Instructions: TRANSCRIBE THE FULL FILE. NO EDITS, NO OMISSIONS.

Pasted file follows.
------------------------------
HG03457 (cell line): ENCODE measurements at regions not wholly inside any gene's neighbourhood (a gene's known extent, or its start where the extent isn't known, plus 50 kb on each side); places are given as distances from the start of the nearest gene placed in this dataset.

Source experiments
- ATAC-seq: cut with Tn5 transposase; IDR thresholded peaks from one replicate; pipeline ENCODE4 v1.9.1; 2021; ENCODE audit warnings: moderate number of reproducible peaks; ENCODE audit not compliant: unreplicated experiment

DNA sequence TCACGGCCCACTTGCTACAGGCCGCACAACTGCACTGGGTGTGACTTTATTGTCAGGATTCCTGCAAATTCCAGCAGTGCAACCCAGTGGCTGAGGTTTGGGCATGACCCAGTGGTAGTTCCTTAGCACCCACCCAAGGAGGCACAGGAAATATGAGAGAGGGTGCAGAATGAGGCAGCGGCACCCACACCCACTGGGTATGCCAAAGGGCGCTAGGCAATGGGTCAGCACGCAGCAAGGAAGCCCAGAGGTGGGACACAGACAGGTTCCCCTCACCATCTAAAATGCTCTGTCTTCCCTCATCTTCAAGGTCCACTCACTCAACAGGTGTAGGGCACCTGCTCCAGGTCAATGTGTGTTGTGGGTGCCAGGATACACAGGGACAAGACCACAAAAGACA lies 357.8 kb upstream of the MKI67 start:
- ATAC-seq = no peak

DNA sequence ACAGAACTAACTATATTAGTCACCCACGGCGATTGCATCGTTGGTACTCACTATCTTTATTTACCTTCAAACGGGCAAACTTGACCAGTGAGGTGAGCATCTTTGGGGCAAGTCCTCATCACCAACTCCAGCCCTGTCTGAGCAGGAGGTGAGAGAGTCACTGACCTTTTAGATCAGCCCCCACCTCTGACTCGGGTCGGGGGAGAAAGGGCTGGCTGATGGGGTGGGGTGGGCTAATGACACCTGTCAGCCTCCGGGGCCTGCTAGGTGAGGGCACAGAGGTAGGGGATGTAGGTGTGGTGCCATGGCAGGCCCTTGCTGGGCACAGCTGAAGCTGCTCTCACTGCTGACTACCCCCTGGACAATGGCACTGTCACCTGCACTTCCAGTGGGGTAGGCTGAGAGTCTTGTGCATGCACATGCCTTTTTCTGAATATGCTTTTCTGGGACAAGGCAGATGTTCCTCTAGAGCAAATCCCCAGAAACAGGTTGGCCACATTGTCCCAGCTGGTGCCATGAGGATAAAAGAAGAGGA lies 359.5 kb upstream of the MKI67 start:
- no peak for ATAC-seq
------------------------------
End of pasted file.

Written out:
HG03457 (cell line): ENCODE measurements at regions not wholly inside any gene's neighbourhood (a gene's known extent, or its start where the extent isn't known, plus 50 kb on each side); places are given as distances from the start of the nearest gene placed in this dataset.

Source experiments
- ATAC-seq: cut with Tn5 transposase; IDR thresholded peaks from one replicate; pipeline ENCODE4 v1.9.1; 2021; ENCODE audit warnings: moderate number of reproducible peaks; ENCODE audit not compliant: unreplicated experiment

DNA sequence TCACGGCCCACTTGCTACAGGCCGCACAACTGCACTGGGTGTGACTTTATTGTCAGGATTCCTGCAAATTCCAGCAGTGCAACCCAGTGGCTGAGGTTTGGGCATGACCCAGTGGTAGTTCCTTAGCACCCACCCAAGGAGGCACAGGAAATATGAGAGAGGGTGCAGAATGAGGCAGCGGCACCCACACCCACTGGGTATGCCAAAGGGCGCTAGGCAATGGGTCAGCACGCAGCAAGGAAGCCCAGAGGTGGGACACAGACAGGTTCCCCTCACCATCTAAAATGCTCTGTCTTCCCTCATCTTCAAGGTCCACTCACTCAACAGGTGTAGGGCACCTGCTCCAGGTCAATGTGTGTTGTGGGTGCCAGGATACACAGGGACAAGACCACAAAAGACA lies 357.8 kb upstream of the MKI67 start:
- ATAC-seq = no peak

DNA sequence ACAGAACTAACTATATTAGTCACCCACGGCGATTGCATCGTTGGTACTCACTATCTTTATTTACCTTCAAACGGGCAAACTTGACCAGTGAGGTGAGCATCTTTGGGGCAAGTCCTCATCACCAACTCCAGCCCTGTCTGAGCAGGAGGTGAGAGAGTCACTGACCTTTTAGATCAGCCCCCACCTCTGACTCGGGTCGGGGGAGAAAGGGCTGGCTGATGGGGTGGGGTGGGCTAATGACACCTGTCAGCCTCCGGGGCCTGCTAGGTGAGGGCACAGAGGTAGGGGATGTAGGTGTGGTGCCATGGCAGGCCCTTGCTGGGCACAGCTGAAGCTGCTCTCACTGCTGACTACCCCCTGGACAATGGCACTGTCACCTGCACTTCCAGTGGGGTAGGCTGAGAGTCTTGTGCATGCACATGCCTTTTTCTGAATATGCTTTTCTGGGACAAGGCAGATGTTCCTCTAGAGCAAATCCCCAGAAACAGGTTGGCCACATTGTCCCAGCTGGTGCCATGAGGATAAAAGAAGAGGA lies 359.5 kb upstream of the MKI67 start:
- no peak for ATAC-seq